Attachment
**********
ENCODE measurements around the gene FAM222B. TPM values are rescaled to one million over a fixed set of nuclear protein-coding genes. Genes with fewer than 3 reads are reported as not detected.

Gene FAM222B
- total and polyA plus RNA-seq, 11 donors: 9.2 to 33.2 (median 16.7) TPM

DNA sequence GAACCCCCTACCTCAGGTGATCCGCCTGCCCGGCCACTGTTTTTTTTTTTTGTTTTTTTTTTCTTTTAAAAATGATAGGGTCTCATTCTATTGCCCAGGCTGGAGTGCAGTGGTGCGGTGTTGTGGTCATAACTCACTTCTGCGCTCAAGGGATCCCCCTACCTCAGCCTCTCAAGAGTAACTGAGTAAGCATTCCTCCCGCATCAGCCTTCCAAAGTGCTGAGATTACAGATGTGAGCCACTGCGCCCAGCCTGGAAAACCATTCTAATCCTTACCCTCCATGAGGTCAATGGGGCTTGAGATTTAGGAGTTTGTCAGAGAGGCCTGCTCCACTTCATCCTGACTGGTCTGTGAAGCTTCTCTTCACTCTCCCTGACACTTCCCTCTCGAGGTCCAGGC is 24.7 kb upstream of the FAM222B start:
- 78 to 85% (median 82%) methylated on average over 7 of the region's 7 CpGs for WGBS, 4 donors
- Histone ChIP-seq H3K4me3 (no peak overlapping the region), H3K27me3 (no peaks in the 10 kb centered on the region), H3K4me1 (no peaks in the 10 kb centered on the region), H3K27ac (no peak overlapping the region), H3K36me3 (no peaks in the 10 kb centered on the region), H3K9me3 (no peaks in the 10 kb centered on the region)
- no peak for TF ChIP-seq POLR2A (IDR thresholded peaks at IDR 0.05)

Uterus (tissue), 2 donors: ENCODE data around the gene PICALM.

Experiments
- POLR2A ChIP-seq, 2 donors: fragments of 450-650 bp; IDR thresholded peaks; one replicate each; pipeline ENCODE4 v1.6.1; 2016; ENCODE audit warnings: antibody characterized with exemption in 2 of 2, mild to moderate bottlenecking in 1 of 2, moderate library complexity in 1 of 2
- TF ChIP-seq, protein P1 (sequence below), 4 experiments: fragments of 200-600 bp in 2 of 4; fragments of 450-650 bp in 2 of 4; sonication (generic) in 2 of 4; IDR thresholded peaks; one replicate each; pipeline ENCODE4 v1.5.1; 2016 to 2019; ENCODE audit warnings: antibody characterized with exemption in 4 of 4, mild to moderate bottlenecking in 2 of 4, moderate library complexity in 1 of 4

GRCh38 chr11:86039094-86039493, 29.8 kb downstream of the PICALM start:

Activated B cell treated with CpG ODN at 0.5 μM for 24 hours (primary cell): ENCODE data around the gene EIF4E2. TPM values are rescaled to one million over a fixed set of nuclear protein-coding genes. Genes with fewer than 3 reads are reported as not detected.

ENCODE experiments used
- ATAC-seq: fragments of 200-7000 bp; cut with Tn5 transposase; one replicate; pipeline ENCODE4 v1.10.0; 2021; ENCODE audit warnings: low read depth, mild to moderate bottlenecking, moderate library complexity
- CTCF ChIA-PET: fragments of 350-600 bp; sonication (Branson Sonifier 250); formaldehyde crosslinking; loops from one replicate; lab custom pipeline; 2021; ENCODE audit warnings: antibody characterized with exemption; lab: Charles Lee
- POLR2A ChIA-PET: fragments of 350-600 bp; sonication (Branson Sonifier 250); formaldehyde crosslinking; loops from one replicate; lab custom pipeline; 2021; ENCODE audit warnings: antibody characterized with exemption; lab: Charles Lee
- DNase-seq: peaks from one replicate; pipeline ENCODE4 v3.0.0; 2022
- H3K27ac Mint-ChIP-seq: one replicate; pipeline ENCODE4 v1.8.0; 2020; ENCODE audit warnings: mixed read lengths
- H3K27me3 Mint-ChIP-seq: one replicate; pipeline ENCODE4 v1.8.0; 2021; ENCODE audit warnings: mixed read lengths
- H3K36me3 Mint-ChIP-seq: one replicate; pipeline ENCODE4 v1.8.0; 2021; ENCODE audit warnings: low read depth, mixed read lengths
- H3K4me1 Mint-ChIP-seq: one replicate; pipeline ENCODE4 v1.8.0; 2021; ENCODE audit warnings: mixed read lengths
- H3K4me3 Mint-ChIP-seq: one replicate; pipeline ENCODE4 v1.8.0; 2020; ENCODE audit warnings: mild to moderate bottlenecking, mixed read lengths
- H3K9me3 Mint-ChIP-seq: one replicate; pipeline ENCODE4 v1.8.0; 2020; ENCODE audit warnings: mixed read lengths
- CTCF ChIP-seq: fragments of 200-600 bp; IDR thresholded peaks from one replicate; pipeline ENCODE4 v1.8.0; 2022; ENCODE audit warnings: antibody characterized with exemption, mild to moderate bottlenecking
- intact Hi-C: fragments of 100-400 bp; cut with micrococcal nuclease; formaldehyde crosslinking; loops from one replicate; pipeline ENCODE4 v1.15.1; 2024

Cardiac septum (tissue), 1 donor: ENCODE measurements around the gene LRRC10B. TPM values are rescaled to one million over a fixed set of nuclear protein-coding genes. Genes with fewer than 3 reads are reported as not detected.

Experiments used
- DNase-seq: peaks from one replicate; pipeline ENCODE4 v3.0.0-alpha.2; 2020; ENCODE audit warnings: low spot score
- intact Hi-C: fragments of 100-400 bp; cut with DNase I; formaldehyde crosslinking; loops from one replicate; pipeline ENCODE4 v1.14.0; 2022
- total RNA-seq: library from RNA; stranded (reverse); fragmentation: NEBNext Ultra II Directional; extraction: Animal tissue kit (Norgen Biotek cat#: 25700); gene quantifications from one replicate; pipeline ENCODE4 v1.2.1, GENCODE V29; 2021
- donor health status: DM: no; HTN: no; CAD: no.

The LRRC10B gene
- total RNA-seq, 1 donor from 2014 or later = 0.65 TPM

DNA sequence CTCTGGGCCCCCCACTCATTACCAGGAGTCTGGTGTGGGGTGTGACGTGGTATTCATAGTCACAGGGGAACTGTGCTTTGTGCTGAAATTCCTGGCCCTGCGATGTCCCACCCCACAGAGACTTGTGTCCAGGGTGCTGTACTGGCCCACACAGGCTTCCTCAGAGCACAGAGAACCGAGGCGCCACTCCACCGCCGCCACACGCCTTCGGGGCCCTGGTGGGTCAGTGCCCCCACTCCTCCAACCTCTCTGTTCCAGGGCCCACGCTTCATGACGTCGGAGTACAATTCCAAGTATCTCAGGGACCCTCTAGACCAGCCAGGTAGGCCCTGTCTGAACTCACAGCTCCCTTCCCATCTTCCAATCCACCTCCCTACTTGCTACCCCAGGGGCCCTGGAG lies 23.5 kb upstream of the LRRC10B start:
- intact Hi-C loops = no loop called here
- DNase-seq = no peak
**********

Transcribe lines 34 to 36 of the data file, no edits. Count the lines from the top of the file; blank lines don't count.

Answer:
- total RNA-seq, 1 donor from 2014 or later = 0.65 TPM

DNA sequence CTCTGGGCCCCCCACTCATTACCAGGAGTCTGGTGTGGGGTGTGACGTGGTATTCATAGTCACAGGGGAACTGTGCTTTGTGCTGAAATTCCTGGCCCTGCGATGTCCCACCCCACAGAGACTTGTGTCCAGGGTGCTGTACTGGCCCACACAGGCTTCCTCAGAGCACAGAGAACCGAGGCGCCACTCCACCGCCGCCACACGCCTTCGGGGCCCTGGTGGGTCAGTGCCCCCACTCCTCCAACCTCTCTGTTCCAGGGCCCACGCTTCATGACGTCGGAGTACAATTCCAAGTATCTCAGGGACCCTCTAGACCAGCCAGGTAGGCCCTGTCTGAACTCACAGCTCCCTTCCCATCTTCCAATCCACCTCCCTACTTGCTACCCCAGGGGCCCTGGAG lies 23.5 kb upstream of the LRRC10B start:
- intact Hi-C loops = no loop called here